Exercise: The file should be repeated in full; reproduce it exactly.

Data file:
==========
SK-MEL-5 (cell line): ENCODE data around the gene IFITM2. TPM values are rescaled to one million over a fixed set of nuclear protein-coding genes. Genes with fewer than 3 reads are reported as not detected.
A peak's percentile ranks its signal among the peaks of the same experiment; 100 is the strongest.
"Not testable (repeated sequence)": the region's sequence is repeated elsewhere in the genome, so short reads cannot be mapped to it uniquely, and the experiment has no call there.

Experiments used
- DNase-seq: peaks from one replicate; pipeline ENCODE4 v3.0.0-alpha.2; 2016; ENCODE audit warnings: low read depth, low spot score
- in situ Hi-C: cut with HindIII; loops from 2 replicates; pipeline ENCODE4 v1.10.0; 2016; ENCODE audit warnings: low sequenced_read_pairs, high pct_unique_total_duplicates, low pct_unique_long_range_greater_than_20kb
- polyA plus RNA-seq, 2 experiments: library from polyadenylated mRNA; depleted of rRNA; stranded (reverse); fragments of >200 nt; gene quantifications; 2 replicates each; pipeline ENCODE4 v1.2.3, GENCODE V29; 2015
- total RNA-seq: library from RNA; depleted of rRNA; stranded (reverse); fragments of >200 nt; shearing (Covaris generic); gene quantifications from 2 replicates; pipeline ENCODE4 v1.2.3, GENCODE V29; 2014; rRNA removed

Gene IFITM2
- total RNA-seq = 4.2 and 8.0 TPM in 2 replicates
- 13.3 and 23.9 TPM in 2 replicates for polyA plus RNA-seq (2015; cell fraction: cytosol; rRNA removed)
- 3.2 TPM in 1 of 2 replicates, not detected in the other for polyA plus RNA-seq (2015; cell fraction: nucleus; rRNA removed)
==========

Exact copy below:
SK-MEL-5 (cell line): ENCODE data around the gene IFITM2. TPM values are rescaled to one million over a fixed set of nuclear protein-coding genes. Genes with fewer than 3 reads are reported as not detected.
A peak's percentile ranks its signal among the peaks of the same experiment; 100 is the strongest.
"Not testable (repeated sequence)": the region's sequence is repeated elsewhere in the genome, so short reads cannot be mapped to it uniquely, and the experiment has no call there.

Experiments used
- DNase-seq: peaks from one replicate; pipeline ENCODE4 v3.0.0-alpha.2; 2016; ENCODE audit warnings: low read depth, low spot score
- in situ Hi-C: cut with HindIII; loops from 2 replicates; pipeline ENCODE4 v1.10.0; 2016; ENCODE audit warnings: low sequenced_read_pairs, high pct_unique_total_duplicates, low pct_unique_long_range_greater_than_20kb
- polyA plus RNA-seq, 2 experiments: library from polyadenylated mRNA; depleted of rRNA; stranded (reverse); fragments of >200 nt; gene quantifications; 2 replicates each; pipeline ENCODE4 v1.2.3, GENCODE V29; 2015
- total RNA-seq: library from RNA; depleted of rRNA; stranded (reverse); fragments of >200 nt; shearing (Covaris generic); gene quantifications from 2 replicates; pipeline ENCODE4 v1.2.3, GENCODE V29; 2014; rRNA removed

Gene IFITM2
- total RNA-seq = 4.2 and 8.0 TPM in 2 replicates
- 13.3 and 23.9 TPM in 2 replicates for polyA plus RNA-seq (2015; cell fraction: cytosol; rRNA removed)
- 3.2 TPM in 1 of 2 replicates, not detected in the other for polyA plus RNA-seq (2015; cell fraction: nucleus; rRNA removed)